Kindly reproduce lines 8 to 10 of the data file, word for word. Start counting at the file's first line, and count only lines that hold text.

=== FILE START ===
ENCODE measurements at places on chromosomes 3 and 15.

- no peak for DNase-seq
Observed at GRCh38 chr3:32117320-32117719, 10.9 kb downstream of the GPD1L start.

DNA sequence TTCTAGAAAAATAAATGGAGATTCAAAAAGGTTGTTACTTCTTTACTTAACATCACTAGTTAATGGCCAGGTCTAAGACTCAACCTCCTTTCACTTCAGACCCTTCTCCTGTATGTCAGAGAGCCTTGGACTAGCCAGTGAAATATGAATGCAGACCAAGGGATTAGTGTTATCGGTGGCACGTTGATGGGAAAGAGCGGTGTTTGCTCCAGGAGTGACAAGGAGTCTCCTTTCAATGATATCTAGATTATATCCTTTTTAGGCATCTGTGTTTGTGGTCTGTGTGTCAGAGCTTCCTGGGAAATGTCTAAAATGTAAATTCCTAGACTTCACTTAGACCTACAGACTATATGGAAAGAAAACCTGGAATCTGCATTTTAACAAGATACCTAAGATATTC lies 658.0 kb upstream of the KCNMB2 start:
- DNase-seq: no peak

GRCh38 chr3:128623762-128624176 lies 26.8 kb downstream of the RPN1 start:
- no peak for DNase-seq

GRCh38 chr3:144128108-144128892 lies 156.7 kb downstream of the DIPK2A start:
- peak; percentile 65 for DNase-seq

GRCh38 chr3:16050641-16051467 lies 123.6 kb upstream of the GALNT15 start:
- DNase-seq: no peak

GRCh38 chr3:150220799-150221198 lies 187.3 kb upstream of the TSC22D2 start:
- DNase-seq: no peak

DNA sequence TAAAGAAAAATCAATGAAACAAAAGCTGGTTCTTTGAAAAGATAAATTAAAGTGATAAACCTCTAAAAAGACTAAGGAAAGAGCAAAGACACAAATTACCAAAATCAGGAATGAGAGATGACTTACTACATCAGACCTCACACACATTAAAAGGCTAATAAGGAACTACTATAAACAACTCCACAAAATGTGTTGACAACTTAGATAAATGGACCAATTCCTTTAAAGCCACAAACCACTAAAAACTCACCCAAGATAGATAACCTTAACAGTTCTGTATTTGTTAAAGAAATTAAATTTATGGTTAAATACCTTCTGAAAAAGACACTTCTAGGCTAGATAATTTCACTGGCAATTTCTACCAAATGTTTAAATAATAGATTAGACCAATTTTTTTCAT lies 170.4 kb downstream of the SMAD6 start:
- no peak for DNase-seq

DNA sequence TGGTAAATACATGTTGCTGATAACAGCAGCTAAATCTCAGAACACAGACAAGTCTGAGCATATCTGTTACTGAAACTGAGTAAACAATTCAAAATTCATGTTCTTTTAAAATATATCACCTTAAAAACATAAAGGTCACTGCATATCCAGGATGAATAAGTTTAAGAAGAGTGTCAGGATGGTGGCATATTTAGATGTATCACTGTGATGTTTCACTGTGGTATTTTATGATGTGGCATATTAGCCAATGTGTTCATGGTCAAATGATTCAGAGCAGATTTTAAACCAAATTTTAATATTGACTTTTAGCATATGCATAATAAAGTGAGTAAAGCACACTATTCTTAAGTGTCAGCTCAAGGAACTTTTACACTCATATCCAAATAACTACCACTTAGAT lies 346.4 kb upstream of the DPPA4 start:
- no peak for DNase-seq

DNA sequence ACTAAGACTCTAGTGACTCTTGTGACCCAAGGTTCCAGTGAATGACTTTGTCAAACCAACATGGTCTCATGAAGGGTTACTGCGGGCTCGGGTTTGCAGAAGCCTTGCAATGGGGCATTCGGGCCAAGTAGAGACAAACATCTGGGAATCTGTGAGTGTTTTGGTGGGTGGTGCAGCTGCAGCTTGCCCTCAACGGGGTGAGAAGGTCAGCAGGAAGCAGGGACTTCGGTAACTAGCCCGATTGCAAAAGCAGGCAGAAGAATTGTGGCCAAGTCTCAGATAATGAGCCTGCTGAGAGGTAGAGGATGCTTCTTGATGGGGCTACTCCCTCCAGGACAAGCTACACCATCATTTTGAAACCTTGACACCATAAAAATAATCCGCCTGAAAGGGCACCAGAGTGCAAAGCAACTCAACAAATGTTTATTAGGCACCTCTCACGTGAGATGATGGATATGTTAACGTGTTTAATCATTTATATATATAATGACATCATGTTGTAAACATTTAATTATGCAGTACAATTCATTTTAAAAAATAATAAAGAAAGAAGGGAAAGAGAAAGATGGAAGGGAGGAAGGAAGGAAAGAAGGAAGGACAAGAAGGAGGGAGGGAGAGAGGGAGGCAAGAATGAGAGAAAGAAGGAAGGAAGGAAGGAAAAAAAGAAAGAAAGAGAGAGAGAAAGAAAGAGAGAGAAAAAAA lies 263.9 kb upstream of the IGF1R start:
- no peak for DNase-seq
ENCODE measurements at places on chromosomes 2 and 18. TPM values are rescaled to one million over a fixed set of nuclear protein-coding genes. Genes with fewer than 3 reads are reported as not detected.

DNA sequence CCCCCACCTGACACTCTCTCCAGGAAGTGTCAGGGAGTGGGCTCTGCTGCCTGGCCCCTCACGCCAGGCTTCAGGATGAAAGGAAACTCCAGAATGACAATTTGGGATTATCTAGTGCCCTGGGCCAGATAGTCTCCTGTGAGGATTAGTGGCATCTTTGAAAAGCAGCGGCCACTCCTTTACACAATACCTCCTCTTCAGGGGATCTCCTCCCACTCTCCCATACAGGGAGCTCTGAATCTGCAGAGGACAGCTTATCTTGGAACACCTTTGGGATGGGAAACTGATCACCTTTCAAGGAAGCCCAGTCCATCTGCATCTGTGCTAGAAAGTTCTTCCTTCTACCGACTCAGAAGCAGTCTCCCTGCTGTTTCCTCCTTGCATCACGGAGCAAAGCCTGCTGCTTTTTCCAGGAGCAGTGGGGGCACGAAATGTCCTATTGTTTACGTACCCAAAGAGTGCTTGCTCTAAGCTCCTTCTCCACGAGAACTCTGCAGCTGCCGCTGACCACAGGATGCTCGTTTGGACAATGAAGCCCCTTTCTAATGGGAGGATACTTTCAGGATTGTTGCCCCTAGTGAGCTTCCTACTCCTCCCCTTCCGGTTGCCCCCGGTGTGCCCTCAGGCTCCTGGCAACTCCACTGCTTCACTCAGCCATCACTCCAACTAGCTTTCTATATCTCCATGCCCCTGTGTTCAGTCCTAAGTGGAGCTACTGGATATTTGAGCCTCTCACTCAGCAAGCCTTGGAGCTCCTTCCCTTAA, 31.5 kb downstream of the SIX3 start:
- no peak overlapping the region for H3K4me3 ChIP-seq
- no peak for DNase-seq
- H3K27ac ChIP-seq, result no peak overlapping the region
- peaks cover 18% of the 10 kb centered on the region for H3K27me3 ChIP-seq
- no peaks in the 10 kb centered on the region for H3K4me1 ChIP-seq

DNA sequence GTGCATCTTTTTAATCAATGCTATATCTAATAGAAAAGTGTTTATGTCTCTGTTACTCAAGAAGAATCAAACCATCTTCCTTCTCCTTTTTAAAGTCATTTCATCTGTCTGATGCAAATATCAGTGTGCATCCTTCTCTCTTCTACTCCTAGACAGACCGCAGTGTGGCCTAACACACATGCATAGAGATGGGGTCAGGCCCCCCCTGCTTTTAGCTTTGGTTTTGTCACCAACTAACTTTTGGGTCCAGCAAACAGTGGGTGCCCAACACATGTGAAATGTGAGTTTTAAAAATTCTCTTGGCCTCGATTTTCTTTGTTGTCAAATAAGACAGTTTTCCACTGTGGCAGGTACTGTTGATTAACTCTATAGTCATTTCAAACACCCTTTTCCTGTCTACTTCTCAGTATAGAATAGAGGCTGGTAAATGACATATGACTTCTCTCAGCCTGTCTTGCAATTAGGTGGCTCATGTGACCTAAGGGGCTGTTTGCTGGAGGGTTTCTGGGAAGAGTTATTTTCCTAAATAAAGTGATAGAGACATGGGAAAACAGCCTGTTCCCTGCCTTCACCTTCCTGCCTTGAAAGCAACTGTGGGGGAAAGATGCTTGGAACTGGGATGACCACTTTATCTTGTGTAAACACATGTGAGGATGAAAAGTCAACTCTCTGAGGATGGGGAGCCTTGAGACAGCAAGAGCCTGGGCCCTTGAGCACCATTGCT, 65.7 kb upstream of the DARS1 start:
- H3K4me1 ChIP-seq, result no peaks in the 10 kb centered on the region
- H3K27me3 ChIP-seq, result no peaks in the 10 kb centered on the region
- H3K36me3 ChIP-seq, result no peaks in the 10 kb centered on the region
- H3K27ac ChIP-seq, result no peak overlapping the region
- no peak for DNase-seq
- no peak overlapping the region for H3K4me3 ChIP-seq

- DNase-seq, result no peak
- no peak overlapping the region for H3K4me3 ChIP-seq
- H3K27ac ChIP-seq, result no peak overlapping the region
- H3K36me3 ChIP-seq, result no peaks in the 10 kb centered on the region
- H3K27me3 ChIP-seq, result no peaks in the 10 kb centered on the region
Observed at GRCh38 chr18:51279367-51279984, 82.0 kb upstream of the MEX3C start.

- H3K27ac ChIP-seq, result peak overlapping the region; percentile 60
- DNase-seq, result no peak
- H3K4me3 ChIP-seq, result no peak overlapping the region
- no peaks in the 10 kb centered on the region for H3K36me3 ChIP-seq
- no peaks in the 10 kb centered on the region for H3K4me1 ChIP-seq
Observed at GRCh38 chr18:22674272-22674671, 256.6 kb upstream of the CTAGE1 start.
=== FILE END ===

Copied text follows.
GRCh38 chr3:144128108-144128892 lies 156.7 kb downstream of the DIPK2A start:
- peak; percentile 65 for DNase-seq

GRCh38 chr3:16050641-16051467 lies 123.6 kb upstream of the GALNT15 start: